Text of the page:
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AI Predicts Cancer Spreading To Brain from Lung Biopsy Images

By LabMedica International staff writers
Posted on 21 Mar 2024
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Image: AI could predict the spread of lung cancer to the brain (Photo courtesy of Adobe Stock)
Image: AI could predict the spread of lung cancer to the brain (Photo courtesy of Adobe Stock)

Lung cancer is the leading cause of cancer-related deaths globally, with non-small cell lung cancers making up the majority of cases, which are often linked to smoking. When detected early, these cancers are usually confined to the lung, making surgery the preferred initial treatment. However, about 30% of these early-stage patients see their cancer advance to more critical areas, like the lymph nodes and organs, frequently affecting the brain first. This progression necessitates additional treatments such as chemotherapy, targeted drugs, radiation, or immunotherapy. Unfortunately, despite 70% of patients not developing brain metastasis, doctors have lacked the means to predict whose cancer will progress and often opt for aggressive treatments as a precautionary measure. Now, a new study offers hope in improving the approach to treating early-stage lung cancer by achieving the correct balance between proactive intervention and cautious monitoring.

In the study, scientists at Washington University School of Medicine in St. Louis (St. Louis, MO, USA) employed artificial intelligence (AI) to analyze lung biopsy images and predict the likelihood of the cancer spreading to the brain. Traditionally, pathologists have examined biopsy tissues under a microscope to spot signs of the disease. Now, AI seeks to emulate and enhance this diagnostic accuracy. The researchers trained a machine-learning algorithm with 118 lung biopsy samples from early-stage non-small cell lung cancer patients to predict brain metastasis. Some subjects later developed brain cancer over a five-year follow-up, while others went into remission.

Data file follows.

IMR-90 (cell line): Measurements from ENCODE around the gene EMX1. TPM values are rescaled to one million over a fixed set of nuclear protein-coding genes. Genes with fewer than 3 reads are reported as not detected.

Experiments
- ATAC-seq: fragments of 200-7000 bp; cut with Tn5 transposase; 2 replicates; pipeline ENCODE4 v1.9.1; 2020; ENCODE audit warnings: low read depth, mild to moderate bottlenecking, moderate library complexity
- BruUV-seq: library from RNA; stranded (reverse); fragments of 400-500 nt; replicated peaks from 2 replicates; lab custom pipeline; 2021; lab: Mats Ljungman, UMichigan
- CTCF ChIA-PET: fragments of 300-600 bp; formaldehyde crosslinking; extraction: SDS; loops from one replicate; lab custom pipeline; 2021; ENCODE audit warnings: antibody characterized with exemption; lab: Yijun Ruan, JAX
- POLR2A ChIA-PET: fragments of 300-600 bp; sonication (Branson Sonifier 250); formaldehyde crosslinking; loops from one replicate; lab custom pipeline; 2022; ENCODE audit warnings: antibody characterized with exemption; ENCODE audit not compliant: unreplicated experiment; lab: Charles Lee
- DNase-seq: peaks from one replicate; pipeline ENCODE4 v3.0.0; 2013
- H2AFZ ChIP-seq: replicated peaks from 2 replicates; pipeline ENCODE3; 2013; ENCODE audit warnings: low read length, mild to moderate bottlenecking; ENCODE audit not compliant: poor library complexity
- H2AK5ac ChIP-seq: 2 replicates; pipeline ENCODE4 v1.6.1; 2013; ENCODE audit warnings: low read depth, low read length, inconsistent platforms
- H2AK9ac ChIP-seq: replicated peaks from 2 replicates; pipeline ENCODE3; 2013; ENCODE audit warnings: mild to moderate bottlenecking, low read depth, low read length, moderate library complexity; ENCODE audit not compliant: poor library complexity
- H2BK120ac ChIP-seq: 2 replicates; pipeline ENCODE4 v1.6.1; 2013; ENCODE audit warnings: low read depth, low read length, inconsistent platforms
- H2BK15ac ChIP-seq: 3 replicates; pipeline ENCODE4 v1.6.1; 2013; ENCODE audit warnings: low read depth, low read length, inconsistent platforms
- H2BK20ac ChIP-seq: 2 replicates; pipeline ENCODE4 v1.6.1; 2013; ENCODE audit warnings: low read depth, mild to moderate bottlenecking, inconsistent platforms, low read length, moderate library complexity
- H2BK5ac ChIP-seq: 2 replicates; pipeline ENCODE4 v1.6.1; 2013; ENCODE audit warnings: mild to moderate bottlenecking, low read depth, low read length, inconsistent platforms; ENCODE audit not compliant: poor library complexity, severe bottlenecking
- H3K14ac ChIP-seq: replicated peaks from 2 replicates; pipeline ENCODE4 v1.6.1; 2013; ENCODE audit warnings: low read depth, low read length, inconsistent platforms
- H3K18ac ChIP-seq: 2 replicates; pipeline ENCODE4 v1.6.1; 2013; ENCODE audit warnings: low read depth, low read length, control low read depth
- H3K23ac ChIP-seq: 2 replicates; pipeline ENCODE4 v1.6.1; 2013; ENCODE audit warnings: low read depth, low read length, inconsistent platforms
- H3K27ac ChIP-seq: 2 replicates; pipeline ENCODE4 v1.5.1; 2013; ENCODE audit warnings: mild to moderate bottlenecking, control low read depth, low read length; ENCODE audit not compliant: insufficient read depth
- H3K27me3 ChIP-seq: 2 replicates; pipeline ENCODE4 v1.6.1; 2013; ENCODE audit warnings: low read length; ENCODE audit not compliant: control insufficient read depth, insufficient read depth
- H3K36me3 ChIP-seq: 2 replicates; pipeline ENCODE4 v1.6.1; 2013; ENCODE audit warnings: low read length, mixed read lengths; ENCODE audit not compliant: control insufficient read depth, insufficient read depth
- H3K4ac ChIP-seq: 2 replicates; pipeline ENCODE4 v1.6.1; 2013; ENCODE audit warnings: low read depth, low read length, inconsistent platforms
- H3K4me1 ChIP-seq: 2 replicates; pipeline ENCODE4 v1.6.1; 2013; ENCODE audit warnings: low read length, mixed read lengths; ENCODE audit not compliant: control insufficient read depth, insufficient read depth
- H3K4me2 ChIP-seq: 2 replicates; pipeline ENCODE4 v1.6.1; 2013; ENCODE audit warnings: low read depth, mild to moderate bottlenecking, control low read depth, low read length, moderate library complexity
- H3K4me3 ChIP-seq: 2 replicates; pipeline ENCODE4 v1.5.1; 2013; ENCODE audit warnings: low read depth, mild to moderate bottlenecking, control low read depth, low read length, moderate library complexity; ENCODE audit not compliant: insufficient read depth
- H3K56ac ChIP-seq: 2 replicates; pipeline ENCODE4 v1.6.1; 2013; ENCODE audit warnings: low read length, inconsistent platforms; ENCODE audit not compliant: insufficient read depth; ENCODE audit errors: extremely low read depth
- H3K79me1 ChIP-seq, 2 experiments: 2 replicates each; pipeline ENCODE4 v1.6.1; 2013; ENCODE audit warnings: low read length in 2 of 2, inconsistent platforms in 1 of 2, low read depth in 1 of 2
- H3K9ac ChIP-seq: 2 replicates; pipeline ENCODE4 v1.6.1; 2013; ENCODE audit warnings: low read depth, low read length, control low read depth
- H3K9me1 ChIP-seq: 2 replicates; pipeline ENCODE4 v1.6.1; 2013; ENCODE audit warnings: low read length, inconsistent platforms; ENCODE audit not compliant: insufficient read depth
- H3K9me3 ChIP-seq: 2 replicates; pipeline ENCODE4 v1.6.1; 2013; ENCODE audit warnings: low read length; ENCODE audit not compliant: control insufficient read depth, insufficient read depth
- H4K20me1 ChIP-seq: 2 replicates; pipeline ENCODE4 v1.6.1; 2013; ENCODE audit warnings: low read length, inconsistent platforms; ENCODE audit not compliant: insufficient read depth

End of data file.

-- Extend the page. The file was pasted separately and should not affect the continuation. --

Upon testing the AI on 40 additional patients, the researchers found that the algorithm impressively predicted brain cancer development with 87% accuracy, outperforming the average 57.3% accuracy among four pathologists involved in the study. The AI algorithm was particularly accurate in identifying patients who would remain free from brain metastasis. The algorithm evaluates tumors and healthy cells similar to how the brain recognizes familiar faces through facial features. Yet, the exact features the AI detects remain a mystery, prompting ongoing research to understand the molecular and cellular cues it uses to make predictions. This insight could revolutionize therapeutic development and guide the development of imaging tools tailored for AI data collection, potentially altering the treatment landscape for early-stage lung cancer patients.

“This study started as an attempt to find predictive biomarkers,” said Changhuei Yang, Ph.D., a professor of electrical engineering, bioengineering, and medical engineering at the California Institute of Technology. “But we couldn’t find any. Instead, we found that AI has the potential to make predictions about cancer progression using biopsy samples that are already being collected for diagnosis. If we can get to a prediction accuracy that will allow us to use this algorithm clinically and not have to resort to expensive biomarkers, we are talking about significant ramifications in cost-effectiveness.”

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